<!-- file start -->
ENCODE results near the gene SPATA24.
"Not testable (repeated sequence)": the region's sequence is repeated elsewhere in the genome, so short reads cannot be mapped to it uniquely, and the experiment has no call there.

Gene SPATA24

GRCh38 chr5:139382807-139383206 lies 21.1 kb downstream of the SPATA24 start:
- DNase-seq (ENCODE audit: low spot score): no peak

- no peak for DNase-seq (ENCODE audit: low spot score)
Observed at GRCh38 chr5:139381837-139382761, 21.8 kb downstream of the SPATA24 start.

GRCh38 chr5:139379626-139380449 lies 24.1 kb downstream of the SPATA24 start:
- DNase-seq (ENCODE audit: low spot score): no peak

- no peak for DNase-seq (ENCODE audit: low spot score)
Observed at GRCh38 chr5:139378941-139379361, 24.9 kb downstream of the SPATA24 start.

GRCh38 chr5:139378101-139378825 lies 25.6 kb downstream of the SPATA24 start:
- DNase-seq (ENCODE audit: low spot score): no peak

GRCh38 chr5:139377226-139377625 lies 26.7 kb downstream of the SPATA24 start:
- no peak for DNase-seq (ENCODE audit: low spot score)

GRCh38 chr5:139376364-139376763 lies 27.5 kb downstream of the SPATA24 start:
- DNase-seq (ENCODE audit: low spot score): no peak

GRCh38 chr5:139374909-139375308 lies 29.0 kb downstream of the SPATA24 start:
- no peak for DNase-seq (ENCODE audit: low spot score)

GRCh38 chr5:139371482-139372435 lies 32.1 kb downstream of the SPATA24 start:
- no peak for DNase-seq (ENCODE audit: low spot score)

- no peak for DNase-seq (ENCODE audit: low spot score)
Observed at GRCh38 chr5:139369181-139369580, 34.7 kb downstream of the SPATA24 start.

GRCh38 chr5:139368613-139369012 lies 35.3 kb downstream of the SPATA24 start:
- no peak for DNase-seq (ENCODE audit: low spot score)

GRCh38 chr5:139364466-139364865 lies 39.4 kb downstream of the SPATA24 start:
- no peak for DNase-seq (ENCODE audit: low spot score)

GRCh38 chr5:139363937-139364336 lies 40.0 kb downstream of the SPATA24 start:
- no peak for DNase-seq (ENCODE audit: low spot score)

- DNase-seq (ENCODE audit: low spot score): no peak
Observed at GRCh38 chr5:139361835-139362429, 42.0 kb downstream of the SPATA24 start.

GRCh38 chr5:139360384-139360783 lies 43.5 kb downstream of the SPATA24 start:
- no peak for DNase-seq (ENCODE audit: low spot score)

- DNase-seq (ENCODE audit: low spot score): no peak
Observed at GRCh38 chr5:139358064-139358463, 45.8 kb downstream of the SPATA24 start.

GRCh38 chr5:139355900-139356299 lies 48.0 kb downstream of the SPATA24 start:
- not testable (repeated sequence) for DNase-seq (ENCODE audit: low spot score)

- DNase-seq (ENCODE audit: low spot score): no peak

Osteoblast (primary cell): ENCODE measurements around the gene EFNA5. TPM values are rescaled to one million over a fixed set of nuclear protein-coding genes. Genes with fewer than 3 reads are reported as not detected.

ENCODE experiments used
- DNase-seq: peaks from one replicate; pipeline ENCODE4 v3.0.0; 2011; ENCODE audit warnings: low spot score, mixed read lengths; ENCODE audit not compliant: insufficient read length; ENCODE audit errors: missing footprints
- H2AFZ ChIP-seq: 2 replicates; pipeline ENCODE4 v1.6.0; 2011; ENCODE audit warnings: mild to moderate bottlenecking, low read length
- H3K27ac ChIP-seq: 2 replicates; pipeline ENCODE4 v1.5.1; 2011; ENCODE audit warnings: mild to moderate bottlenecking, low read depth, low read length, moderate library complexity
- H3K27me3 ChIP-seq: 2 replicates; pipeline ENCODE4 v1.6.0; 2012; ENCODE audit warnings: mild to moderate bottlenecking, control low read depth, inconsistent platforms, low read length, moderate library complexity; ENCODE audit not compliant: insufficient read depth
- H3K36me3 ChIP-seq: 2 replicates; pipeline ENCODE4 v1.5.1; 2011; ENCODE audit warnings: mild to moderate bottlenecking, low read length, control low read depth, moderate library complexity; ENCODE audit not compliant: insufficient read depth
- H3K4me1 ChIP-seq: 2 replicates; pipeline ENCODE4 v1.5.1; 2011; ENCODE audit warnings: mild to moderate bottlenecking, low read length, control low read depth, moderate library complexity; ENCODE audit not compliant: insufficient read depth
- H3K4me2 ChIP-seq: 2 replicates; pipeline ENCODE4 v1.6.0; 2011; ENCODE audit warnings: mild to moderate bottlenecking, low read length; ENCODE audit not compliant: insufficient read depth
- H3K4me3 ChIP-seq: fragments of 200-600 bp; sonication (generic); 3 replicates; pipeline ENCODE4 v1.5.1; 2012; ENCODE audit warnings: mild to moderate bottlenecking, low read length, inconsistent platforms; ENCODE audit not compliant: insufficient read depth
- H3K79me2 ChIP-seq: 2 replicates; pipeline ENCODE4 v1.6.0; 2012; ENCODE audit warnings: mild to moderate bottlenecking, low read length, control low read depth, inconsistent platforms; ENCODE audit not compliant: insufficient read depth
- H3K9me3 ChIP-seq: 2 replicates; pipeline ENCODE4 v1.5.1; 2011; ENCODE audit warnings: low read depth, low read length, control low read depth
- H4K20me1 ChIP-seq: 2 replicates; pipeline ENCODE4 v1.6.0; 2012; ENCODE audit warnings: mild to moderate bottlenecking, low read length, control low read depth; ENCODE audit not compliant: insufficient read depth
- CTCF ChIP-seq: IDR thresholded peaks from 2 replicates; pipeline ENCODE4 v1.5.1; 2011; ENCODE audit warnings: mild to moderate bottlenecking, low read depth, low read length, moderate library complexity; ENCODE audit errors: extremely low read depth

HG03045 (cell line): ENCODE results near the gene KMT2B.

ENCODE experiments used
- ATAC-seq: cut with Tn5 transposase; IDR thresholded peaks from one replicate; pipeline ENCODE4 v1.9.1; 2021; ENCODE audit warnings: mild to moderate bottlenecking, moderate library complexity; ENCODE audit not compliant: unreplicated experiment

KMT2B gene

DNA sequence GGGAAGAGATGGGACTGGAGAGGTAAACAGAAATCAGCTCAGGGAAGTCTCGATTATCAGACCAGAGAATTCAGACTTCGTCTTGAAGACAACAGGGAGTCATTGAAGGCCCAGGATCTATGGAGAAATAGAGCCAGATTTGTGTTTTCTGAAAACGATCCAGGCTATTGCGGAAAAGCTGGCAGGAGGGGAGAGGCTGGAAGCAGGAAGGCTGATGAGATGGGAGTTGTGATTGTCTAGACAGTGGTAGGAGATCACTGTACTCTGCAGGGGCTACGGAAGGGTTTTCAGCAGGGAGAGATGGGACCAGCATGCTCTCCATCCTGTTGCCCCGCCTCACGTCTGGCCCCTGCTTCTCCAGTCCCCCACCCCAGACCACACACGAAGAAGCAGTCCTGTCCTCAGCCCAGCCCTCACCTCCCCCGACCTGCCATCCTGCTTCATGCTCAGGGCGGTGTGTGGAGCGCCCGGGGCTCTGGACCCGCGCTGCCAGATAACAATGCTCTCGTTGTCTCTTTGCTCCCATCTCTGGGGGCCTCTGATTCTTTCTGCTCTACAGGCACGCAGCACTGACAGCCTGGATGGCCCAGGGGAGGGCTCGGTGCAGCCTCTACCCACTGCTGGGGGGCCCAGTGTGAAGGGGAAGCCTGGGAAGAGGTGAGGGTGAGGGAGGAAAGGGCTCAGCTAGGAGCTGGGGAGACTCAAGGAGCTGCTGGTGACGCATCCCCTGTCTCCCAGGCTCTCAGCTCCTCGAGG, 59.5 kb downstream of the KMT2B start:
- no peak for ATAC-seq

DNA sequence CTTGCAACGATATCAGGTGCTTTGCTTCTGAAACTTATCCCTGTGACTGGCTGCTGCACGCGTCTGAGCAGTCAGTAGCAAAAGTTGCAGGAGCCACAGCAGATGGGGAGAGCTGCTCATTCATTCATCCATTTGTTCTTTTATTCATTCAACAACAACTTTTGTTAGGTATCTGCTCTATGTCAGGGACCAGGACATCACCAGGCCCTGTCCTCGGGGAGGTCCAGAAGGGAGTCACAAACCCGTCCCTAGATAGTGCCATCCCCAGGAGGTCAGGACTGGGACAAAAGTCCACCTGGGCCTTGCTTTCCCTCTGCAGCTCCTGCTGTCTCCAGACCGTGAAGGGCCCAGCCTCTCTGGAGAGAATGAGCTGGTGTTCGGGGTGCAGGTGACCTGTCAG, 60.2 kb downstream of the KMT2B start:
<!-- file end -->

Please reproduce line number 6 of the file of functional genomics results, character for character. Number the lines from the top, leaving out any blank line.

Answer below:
- no peak for DNase-seq (ENCODE audit: low spot score)